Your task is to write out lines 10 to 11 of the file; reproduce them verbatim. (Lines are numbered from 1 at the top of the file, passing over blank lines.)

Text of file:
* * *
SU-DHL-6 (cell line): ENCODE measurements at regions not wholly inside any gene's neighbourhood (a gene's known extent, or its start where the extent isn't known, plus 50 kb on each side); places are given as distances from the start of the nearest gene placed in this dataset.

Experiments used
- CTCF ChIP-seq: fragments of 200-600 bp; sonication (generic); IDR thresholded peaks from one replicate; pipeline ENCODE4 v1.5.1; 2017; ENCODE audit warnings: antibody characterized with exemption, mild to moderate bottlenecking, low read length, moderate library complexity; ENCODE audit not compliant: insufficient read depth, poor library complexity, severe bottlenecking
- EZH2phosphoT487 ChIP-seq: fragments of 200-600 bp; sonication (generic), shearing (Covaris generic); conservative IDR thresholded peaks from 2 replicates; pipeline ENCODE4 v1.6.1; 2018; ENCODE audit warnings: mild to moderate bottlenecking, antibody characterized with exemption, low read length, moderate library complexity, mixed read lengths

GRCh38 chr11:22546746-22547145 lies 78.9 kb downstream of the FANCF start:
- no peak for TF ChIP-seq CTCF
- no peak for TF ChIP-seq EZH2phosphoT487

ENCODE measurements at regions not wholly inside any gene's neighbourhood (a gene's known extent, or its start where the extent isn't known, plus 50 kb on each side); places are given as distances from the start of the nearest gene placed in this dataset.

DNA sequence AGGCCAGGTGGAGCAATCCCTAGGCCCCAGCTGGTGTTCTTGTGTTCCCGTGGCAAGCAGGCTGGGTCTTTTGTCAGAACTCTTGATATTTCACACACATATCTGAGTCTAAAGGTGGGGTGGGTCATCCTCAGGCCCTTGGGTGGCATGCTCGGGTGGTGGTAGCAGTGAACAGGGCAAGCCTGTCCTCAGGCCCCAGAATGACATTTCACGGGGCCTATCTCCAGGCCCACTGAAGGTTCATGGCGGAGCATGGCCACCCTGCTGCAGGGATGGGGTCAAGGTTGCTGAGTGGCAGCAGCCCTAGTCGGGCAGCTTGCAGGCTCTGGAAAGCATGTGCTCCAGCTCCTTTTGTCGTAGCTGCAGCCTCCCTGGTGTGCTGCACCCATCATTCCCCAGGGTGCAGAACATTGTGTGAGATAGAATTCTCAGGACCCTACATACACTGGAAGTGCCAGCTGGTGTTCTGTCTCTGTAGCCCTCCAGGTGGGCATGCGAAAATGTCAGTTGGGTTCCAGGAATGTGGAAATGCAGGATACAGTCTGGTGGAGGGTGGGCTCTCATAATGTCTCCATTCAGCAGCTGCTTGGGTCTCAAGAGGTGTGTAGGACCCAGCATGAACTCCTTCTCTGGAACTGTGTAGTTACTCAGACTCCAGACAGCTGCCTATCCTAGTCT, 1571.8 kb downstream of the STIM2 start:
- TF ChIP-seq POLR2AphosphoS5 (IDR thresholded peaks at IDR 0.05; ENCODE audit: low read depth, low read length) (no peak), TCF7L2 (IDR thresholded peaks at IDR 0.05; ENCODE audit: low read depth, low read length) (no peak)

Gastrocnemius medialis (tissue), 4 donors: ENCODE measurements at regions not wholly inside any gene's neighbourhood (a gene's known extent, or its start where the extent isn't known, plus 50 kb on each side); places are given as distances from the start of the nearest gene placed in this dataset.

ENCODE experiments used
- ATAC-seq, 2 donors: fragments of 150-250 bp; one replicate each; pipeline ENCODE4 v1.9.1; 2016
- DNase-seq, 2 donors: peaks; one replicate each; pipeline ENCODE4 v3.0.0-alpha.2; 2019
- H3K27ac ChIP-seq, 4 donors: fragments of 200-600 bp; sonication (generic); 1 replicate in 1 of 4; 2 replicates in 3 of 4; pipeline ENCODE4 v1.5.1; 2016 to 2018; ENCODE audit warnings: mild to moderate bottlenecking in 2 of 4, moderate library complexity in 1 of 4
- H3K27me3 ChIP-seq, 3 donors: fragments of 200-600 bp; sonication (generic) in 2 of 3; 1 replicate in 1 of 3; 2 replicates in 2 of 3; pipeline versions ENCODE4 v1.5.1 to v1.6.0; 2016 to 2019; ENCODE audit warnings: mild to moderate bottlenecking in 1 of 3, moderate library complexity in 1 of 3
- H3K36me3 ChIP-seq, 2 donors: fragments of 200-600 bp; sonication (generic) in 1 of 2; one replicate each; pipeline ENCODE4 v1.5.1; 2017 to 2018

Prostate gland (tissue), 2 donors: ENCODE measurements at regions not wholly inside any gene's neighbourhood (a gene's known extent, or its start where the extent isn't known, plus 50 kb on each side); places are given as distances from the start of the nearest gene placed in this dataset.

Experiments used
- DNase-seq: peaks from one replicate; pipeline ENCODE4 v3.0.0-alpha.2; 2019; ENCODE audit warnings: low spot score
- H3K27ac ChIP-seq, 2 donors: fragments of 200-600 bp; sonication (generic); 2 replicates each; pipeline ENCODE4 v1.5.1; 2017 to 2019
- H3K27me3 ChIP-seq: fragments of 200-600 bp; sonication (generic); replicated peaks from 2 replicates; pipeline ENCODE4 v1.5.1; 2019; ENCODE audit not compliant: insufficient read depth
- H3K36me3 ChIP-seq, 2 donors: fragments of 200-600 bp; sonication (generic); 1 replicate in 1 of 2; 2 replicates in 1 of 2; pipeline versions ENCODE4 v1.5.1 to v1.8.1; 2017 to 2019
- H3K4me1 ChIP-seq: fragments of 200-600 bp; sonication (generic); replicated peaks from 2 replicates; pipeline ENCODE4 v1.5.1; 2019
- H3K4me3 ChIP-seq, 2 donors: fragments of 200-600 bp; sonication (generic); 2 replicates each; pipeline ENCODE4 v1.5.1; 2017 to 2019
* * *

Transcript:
- TF ChIP-seq POLR2AphosphoS5 (IDR thresholded peaks at IDR 0.05; ENCODE audit: low read depth, low read length) (no peak), TCF7L2 (IDR thresholded peaks at IDR 0.05; ENCODE audit: low read depth, low read length) (no peak)

Gastrocnemius medialis (tissue), 4 donors: ENCODE measurements at regions not wholly inside any gene's neighbourhood (a gene's known extent, or its start where the extent isn't known, plus 50 kb on each side); places are given as distances from the start of the nearest gene placed in this dataset.